NEW YORK, Sept 26 – By earmarking $100 million for investments in genomics start-ups, Compaq Computer Corporation (NYSE: CPQ) is poised to earn big returns from picking winners as well as from generating increased revenues by creating more demand for its computers, experts said Tuesday.
“The more that these computer companies can drive genetic sciences and bioinformatics, the more computers they can sell,” said Alexander Hittle, genetic sciences analyst at AG Edwards.
Unlike IBM’s (NYSE: IBM) previous announcement to invest $100 million in its internal life sciences program, Compaq said Tuesday it would invest the same amount of money both directly and indirectly in small genomics and bioinformatics companies.
Its first move in this direction would come in the form of a “significant investment” in Applied Genomic Technology Fund, a venture capital fund based in Cambridge, Mass., Compaq said.
“It’s very clear what we are planning to do here. We are planning to make equity investments,” Ty Rabe, director of high-performance technical computing solutions at Compaq said. “This is a really exploding area.”
And Rabe also noted that the equity investments would help Compaq to entice new customers among the smaller genomics players.
“We will be working with AGTC to present Compaq as a recommended IT solution provider to these small companies,” said Rabe, adding that Compaq also intended to provide start-ups with early access to its AlphaServer systems and StorageWorks Systems.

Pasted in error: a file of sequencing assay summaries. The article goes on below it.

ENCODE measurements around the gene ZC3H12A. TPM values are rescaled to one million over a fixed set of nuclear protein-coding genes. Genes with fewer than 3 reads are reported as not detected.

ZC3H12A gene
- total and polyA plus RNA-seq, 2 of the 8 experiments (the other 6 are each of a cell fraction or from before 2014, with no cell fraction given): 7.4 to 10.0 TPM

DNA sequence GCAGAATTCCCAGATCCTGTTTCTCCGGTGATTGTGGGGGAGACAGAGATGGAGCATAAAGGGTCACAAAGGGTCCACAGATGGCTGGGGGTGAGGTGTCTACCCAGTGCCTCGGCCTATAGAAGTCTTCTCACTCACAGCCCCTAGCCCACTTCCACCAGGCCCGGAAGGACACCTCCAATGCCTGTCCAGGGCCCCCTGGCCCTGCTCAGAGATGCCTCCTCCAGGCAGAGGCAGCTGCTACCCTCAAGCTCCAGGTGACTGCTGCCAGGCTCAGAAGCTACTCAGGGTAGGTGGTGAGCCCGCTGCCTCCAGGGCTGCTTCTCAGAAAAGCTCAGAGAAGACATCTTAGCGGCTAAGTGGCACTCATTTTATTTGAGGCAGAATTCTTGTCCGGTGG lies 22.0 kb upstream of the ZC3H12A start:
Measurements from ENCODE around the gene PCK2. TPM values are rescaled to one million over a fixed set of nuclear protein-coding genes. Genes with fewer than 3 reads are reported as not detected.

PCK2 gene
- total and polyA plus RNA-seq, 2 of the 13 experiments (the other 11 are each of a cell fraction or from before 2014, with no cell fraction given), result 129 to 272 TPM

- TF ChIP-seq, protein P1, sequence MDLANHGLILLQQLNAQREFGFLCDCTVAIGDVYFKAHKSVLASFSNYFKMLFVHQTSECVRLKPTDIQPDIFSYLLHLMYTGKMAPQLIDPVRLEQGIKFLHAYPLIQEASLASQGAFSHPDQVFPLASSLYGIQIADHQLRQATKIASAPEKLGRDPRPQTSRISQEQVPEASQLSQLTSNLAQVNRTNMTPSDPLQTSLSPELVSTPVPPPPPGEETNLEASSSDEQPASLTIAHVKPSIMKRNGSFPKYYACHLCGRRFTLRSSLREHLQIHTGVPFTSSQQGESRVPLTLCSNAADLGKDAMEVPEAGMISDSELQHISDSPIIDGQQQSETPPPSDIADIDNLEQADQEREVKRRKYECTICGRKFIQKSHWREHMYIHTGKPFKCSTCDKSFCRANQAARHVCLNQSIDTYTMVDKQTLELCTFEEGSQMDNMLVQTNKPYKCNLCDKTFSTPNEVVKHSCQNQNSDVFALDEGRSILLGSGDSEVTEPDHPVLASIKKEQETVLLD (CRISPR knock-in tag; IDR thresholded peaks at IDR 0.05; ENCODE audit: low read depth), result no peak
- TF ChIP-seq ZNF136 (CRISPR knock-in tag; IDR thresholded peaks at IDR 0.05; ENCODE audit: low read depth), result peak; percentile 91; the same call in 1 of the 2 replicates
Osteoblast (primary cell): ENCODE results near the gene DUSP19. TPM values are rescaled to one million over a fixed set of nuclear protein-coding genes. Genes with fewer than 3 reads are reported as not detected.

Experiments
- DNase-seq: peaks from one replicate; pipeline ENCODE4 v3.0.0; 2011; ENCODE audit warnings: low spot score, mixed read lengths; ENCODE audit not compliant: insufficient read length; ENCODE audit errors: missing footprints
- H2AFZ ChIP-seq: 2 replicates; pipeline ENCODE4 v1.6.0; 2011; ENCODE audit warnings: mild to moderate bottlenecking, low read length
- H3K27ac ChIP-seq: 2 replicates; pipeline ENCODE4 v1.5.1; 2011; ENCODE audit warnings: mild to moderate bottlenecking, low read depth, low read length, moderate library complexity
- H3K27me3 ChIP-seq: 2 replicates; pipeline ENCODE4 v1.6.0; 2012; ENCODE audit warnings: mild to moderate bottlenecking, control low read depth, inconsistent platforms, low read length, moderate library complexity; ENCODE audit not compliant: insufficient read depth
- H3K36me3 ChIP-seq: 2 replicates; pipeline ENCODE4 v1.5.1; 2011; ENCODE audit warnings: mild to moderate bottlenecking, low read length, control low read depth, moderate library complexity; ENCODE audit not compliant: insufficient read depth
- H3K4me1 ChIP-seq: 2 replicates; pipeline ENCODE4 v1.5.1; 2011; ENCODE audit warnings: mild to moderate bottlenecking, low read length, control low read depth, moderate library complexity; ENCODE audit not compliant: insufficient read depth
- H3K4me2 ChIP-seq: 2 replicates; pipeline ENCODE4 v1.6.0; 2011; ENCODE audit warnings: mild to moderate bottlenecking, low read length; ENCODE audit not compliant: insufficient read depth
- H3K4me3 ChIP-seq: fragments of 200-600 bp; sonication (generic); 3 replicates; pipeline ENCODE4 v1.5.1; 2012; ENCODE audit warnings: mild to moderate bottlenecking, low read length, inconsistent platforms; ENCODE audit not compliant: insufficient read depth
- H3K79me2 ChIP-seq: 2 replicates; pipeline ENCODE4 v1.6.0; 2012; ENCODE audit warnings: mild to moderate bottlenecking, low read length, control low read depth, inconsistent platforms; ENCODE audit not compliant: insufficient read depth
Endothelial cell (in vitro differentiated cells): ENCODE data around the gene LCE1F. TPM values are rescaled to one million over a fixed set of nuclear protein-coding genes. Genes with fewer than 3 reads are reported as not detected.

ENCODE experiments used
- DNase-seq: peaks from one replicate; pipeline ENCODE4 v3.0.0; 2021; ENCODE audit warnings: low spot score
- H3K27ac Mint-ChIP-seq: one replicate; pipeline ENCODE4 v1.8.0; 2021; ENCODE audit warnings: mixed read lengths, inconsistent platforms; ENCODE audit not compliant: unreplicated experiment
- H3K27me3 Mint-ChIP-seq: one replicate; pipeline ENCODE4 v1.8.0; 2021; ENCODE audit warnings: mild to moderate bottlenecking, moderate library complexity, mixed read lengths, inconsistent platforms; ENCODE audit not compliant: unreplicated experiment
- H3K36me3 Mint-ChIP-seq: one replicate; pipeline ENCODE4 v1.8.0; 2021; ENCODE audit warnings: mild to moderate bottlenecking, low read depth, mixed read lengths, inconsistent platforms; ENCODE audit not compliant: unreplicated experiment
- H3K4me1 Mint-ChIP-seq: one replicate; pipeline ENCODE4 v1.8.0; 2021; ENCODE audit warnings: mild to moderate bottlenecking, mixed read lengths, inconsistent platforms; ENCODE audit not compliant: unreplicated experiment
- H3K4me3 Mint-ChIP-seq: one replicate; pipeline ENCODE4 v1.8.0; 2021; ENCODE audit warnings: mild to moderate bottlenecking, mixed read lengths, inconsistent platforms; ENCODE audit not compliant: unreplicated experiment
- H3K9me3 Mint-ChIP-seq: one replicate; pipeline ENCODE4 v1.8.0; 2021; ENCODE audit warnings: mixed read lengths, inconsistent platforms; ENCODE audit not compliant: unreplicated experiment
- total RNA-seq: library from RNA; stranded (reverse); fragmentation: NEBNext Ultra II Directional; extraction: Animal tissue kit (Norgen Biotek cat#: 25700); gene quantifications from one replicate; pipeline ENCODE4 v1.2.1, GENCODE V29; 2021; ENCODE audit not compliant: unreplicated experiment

The Houston-based company’s high performance systems are already crunching data for come of the biggest genomics players, such as Celera Genomics (NYSE:CRA), MIT’s Whitehead Institute, and the Sanger Centre.
Nevertheless, some analysts saw the move as a defensive tactic to keep competitors out of Compaq’s turf.
“I don’t think it’s necessarily going to give Compaq any incremental business, because they pretty much are the overwhelming leader in the space,” said Winton Gibbons, genomics sector analyst at William Blair. “From talking to their potential customers, I think they already have the business.”
But industry insiders applauded the announcement, noting that no matter what Compaq's motivations, the increased attention would benefit the entire sector.
Maciek Sasinowski, president and CEO of bioinformatics start-up Incogen, said, “Any announcement like that, the one from IBM or the one from Compaq, is great for the field because it raises awareness.”